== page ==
After all were in place, the gunmen waited in silence, dividing their attention between the sky and the people they were guarding.
Lois took advantage of their divided attention to whisper to Clark. He wasn't happy with her taking such a chance, but he could hardly say anything to her. After all, he might be able to hear *her,* but she couldn't hear him.
"We need to figure …"
"… out what they …"
"… are planning for …"
Despite the danger, Clark couldn't help but admire her timing. She seemed to know just when the guard was going to look at them again.
After a minute or two of waiting for the Man of Steel to put in an appearance, the leader pushed the Sterns over towards some chairs and forced them to sit down.
Keeping the gun on them, he held out his free hand, snapping his fingers impatiently. One of the other men tossed him a cloth bag. Opening the bag, he brought out a package—lead-colored, about the size of coffee mug.
"Superman!" he called out again, then muttered, "I've got a surprise for you."
"You must be new in town or you wouldn't be so cocky, punk," Inspector Henderson drawled from the section of the deck where he and his wife were forced to kneel.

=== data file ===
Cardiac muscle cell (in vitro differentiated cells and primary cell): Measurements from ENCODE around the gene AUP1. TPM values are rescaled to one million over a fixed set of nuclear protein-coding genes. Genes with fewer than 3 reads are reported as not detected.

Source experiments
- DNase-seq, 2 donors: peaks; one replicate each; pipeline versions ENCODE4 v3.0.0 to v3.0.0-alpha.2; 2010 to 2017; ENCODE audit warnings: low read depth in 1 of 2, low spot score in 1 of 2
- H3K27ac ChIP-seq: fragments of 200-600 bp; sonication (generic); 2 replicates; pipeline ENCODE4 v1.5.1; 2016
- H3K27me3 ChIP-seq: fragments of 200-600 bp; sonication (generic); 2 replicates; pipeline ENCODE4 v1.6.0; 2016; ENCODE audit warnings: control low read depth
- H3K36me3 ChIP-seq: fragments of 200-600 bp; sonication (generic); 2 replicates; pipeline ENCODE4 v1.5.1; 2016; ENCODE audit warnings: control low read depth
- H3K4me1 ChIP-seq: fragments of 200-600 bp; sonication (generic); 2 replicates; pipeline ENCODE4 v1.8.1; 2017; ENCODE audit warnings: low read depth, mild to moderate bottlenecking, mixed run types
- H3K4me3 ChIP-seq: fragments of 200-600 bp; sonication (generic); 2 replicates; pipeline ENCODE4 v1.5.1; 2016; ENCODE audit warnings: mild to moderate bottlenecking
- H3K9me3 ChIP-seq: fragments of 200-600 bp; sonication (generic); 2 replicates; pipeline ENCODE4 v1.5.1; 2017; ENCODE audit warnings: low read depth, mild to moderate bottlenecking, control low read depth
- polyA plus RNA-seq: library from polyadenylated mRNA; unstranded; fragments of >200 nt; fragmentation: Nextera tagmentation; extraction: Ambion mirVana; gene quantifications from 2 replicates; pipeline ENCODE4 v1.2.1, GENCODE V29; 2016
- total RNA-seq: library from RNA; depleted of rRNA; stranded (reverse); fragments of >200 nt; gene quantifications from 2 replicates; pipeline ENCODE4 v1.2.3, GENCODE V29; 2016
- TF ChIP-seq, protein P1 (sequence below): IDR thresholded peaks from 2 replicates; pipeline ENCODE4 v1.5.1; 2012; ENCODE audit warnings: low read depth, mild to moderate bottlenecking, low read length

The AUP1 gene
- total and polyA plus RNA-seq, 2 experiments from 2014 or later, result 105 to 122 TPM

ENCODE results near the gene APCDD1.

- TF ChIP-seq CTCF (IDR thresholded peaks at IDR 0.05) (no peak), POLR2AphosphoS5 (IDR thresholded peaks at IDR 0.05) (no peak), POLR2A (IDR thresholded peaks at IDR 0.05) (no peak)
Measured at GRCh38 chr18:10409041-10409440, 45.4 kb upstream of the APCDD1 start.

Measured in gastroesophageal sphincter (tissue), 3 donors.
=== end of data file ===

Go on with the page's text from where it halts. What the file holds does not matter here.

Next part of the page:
The leader turned away from the Sterns and faced Henderson, leveling his weapon directly at the inspector's head. He flashed a cold hard smile. "Cocky? I prefer to think of it as confident."
"Yeah, I bet you do. But to me you're just like any other street thug with a gun," Henderson countered. "You think it makes you a big man."
The cold smile turned to a look of righteous indignation. "My men and I are not common criminals, despite your opinion of us, Inspector. Our cause is a just one and we intend to have our voices heard!" the gang leader replied theatrically as he waved his weapon around at the hostages on the deck.
"But what does any of this have to with Superman?" Lois yelled in response as she and Clark tried to edge closer to the area of the deck where the Sterns were being detained.
"Isn't it clear? Superman is a symbol of all that oppresses us. Once we have destroyed him the world will have to listen."